by Anders Flodin
A Jewish prayer occupies a central position and wrapped into the composition Zvlnĕné hranice pro violoncello a symfonický orchestr (2018) by Daniel Chudovský. This article sets out to describe the composition from different angles; the historical and aesthetic background as well as a few remarks. In this essay, descriptive sections alternate with more detailed presentations.
The Jewish vocal tradition has a cultural heritage which goes back to the time when musical source material begins to exist. Compositions are also being written or composed in other forms today based on religious texts which do not fit in with the ritual but, musically, are closely allied to the great tradition and singing. Several composers such as Gustav Mahler, Arnold Schoenberg and Alfred Schnittke were influenced in their compositions by aspect of Jewish influences which they were able to incorporate into their own specific styles. Whereas Mahler was more fascinated by introducing the sound of f.ex. Klezmer music in his First Symphony, third movement, or Schoenberg’s topic and theme for his unfinished opera Moses and Aron, Schnittke showed his devout spirit in his use of poly-stylistic spiritual statement animating the end of his Fourth Symphony, as well as his love for the diffuse harmonies often attributed to the modernists. I argue that the basic material of Schnittke’s Fourth Symphony consists of a modernist-cliché of dubious quality but it is not the sound itself that Schnittke is interested in. Schnittke’s composition is continually struggling towards the text and ends up with different layers i.e. elements of Znamenny chant, Gregorian chant, Lutheran choral singing and Synagogue cantillation, making a new context that ultimately unite – right in front of our ears. Chudovský´s composition is a gorgeous evocation in a similar direction as Schnittke which consists of kernel of melodic/harmonic material which is surrounded by more amorphous instrumentation. This encircles the prayer in the end of the work perfectly. The instrumentation consists of delicately blended instrumental colours, and the resulting sound erases all feeling for individual instruments even though it contains sections for solo instruments.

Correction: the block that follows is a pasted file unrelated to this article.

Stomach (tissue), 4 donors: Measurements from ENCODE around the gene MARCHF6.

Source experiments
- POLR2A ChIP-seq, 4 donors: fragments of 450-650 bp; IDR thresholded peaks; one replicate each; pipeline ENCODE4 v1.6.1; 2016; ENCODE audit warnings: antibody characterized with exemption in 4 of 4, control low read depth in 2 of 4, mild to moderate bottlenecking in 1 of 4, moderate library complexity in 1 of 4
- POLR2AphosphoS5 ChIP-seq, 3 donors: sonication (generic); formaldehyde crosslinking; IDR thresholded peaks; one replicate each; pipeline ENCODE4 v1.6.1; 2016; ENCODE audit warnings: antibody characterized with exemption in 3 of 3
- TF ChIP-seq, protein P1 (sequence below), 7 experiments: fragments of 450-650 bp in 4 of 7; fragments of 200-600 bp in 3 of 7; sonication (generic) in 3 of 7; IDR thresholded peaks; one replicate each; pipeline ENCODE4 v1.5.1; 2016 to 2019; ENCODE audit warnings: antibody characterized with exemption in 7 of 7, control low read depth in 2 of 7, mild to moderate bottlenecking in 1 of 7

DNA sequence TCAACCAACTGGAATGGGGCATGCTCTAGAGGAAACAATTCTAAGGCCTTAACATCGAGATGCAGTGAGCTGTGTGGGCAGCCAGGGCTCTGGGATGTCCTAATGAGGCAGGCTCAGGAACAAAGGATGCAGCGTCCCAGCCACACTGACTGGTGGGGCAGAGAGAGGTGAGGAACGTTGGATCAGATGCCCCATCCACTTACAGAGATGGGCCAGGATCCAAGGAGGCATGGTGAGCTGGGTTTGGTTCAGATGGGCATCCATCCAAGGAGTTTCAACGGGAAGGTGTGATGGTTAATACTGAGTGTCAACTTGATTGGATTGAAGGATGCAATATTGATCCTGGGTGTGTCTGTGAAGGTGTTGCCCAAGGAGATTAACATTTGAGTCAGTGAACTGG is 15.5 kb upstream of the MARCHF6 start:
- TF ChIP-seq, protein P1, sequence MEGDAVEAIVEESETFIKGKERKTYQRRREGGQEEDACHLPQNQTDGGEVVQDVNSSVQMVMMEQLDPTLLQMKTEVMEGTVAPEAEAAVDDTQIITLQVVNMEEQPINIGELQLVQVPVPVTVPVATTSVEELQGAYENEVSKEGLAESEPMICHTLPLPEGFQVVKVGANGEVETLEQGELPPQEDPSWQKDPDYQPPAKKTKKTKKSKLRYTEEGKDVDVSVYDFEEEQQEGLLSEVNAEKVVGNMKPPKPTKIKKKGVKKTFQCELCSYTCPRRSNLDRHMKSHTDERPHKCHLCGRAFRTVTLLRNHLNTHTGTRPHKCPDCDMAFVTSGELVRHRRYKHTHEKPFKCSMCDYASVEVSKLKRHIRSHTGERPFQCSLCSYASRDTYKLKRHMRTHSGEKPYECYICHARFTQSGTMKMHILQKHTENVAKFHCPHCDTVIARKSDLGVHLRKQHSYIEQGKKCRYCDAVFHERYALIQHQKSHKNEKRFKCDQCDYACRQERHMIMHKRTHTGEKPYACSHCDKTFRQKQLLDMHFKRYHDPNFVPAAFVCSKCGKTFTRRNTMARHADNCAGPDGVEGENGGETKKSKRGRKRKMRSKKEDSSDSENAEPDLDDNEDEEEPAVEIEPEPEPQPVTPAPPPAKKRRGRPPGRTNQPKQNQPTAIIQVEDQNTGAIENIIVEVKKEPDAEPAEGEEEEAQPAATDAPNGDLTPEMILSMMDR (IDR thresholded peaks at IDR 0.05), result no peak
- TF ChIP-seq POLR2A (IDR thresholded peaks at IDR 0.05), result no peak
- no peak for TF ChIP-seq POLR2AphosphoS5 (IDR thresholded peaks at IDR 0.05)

The composition takes its starting point in a theme consisting of a few notes in high register presenting the primal line interrupted by a rhythm in the percussion group that comes back in the final part of the work. The few notes in the higher register will later generate the first generation of chords with the same notes or notes marked as quarter-tones in the string section.
The violoncello solo – the violoncello part should be perceived as a prolonged part of the orchestra – plays a free role based on the same material throughout the composition. In order to create a contrast to the accumulating situation with the expanding role of the violoncello, Chudovský introduces an abrupt shift in nearly every parameter in creating an instrumental development. Here the established roles between the soloist and the orchestra are reversed in that the impulse now come from the ensemble. Whereas all the soloist’s role have an active, nervous and forward tendency. This feature increases the dramatic impetus of the composition. The composed and sometimes improvised textures intensifies and cumulate into a cadenza with flexatones and a siren. After the cadenza the composition decline into a group of instruments; organ, violoncello, shofar and voice. Amidst the orchestral sonorities, the function of the human voice is positively symbolic. The wide range of expression places high demands on the dramatic and lyrical singing of the solo soprano and the percussion group allude to the first rhythm established in the beginning of the piece. Noteworthy is the untraditional last section of the composition, which comprises a dialogue between shofar and voice, in which the shofar shows an expressive and repeated tone pattern, whereas the vocal part becomes increasingly tranquil till it subsides to the end, providing a kind of anti-culmination to the whole composition.
Quarter-tone as timbre or microtonality? The answer is: Genesis.